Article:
In this frustrating, unpredictable environment, we find it helpful to take a step back. Asset allocation continues to be important and investors need to pay attention to their distribution of money relative to their time horizon and risk tolerance. In this environment, investors ignore their portfolios at their peril as things can and likely will change quickly. We are unlikely to see any resolution to the fiscal cliff before the election and the eurozone crisis remains on tenuous footing; notwithstanding Mario Draghi's encouraging comments (discussed below). But if you look out the five years that we suggest is an appropriate time horizon for equities, it's difficult to imagine that we'll still be dealing with these same issues. And US equities remain quite cheap based on historical measures and recently hit a cyclical high in terms of relative performance to most other global equity markets. Our view that the US market will be the best relative performer through at least the balance of 2012 has not changed.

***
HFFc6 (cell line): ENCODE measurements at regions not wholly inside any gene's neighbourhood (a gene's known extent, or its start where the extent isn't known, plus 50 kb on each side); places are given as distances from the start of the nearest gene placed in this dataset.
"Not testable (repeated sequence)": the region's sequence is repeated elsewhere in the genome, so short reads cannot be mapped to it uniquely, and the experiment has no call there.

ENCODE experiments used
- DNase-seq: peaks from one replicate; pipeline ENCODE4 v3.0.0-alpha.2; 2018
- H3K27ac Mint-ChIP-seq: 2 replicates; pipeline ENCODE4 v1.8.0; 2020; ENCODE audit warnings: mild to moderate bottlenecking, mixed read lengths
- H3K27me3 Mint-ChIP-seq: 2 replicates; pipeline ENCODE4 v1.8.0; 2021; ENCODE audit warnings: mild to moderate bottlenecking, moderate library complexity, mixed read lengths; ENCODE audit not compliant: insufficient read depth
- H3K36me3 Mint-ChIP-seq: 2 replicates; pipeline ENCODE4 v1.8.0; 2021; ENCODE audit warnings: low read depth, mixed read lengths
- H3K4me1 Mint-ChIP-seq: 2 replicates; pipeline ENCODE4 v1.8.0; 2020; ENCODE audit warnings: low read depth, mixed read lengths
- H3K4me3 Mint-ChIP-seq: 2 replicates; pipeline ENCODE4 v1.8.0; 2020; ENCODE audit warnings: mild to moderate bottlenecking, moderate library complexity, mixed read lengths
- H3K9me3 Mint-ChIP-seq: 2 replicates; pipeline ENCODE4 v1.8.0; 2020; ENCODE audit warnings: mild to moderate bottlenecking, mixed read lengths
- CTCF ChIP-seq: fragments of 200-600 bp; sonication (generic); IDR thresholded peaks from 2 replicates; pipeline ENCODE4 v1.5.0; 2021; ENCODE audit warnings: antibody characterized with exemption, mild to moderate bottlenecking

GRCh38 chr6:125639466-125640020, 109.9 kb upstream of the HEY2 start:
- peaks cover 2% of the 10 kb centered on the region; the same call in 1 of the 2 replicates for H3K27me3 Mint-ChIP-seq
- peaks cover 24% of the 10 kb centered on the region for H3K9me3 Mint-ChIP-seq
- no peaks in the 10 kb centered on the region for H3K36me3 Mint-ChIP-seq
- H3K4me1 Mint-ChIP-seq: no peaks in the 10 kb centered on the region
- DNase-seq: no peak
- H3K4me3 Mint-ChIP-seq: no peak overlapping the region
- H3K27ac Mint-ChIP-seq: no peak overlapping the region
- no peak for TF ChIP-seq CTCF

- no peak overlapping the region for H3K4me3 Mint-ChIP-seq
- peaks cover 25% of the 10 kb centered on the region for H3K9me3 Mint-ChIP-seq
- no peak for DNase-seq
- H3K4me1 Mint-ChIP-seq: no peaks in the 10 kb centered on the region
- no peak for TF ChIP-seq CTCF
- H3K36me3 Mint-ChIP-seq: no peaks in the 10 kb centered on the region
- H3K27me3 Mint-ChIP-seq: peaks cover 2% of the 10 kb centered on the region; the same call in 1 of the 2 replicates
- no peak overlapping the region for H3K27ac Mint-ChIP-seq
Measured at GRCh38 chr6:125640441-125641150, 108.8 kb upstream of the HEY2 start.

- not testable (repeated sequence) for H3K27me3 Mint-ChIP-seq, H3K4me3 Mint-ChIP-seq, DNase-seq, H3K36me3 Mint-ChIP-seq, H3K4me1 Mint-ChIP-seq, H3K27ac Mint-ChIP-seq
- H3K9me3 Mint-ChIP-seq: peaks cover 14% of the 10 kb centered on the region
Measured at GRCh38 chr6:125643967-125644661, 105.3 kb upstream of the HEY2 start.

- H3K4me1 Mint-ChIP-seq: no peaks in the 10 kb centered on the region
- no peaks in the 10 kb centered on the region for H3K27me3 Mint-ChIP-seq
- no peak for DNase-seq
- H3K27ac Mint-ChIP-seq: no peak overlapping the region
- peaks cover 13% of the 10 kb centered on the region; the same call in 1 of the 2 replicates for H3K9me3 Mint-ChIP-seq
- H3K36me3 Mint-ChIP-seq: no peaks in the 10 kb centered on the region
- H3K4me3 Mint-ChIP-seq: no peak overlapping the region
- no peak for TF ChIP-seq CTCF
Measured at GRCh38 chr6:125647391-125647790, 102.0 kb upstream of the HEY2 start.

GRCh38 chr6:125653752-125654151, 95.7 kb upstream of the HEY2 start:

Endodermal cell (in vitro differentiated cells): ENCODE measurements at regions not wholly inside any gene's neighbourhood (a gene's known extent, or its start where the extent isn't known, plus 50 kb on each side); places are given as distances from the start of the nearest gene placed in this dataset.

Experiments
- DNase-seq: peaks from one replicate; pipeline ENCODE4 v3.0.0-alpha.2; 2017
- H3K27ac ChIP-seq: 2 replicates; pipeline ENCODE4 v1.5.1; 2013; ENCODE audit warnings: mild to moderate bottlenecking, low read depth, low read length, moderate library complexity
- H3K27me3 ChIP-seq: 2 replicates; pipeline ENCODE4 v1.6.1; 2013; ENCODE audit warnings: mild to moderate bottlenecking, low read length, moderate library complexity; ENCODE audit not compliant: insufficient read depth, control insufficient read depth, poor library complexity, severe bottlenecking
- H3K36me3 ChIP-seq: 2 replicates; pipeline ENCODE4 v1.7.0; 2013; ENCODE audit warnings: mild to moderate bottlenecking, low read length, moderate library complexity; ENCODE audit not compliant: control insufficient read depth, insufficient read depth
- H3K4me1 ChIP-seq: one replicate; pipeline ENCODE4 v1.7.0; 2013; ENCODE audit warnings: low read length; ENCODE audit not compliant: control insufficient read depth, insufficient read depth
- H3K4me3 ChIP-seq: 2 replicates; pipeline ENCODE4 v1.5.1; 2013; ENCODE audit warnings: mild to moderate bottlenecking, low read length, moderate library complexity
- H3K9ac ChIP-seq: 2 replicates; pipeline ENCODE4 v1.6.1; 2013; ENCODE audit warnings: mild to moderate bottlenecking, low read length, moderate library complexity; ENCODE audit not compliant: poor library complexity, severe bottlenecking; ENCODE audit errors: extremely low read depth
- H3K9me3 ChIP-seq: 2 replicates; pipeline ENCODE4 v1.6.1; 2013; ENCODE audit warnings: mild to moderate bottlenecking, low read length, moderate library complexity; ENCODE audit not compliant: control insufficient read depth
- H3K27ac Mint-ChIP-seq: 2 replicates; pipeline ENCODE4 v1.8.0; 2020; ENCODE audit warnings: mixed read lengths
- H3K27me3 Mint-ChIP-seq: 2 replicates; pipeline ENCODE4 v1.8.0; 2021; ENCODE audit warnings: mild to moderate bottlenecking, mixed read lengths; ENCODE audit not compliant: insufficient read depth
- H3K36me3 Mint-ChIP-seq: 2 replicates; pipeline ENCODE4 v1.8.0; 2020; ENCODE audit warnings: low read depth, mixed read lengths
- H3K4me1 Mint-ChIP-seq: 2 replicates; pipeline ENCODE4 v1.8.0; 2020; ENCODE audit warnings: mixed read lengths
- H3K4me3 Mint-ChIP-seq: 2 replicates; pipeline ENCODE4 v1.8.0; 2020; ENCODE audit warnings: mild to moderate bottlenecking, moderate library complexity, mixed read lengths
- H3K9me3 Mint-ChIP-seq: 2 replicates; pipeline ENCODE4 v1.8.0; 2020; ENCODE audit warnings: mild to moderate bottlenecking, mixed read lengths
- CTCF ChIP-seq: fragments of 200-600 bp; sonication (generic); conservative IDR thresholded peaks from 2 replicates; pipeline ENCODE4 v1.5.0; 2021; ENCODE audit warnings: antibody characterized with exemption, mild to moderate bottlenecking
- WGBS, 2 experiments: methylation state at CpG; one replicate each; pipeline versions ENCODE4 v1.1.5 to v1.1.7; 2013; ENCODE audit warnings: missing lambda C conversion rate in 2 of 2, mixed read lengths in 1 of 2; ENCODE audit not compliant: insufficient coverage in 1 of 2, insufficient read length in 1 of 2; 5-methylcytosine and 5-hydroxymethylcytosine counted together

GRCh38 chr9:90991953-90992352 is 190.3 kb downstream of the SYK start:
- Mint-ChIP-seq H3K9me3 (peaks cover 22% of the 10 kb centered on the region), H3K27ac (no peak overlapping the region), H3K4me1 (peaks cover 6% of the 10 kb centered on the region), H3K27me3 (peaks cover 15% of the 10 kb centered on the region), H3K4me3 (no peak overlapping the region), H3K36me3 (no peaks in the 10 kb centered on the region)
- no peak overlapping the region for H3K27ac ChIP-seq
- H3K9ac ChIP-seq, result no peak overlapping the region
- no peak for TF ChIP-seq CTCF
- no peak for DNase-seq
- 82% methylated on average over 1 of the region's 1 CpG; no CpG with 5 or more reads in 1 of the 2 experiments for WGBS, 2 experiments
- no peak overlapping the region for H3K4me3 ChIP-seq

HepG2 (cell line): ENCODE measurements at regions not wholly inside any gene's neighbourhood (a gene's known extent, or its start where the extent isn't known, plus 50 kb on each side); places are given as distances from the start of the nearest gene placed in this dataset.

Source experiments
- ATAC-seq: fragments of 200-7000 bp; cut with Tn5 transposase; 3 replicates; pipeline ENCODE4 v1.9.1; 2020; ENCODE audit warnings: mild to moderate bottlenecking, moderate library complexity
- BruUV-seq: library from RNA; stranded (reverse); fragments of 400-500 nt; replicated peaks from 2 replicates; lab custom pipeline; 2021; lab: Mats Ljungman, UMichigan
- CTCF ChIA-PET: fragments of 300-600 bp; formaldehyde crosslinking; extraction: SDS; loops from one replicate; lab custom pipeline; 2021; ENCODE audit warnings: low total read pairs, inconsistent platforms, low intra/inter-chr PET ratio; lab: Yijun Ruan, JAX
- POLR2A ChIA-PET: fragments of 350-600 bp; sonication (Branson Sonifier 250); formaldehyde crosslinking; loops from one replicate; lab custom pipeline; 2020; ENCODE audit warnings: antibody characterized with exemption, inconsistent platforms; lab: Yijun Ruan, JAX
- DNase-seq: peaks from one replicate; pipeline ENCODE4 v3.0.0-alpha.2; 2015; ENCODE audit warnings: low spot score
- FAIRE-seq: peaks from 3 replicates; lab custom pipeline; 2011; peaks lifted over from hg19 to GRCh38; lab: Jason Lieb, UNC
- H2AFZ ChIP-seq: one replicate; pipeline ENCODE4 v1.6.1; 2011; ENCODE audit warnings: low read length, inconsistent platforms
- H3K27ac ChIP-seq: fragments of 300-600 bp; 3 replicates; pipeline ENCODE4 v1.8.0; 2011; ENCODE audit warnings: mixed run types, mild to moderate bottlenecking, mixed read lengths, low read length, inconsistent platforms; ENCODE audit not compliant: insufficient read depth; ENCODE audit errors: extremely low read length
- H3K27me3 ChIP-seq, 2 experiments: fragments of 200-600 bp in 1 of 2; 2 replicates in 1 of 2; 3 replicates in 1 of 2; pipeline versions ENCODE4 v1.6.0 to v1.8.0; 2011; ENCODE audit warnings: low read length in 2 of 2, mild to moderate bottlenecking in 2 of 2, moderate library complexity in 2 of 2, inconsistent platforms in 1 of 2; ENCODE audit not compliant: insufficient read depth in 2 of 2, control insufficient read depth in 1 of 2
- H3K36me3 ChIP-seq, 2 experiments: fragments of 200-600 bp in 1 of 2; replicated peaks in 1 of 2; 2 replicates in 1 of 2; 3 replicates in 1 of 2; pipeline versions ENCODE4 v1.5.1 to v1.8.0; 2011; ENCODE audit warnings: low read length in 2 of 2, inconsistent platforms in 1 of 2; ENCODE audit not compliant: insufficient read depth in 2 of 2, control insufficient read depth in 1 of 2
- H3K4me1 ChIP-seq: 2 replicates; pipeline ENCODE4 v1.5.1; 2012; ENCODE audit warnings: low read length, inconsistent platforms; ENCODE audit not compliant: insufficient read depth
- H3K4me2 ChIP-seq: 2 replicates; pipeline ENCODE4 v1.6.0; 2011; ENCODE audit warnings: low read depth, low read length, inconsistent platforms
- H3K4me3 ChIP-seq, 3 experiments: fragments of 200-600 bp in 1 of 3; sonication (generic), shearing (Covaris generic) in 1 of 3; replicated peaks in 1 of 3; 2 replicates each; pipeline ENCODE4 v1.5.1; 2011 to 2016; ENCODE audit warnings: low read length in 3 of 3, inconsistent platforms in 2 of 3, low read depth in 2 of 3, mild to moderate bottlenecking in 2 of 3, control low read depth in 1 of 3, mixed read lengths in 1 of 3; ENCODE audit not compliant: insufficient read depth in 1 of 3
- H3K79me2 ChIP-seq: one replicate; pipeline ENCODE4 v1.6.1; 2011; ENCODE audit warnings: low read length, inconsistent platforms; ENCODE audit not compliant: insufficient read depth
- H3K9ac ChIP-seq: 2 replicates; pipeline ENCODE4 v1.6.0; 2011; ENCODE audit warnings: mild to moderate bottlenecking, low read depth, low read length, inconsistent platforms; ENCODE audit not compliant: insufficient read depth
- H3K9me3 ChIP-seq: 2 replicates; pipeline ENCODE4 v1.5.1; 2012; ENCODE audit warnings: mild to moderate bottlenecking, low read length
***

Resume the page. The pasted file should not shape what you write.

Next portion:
Economy keeping its head above water—barely
The US economic picture continues pointing toward still (barely) positive but slowing growth. Somewhat concerning, however, was the third-consecutive negative reading on retail sales, the Philly Fed Index remaining in negative territory, and the Index of Leading Economic Indicators declining by 0.3% last month.
LEI paints a disappointing portrait
Source: FactSet, U.S. Conference Board. As of July 24, 2012.
However, there continue to be positive offsets that did not exist in either of the past two years when we also dealt with growth scares—dominant among them is the recovery in housing. We've seen steady improvement over the course of the year; but housing is now less than 3% of US gross domestic product (GDP) after hitting a high of over 6% at the peak in the bubble. The National Association of Home Builders (NAHB) Index rose 6 points to 35, still below the 50 mark that would denote a growing housing market, but the best reading since March 2007. Additionally, housing starts rose 6.9% to the highest level since October 2008.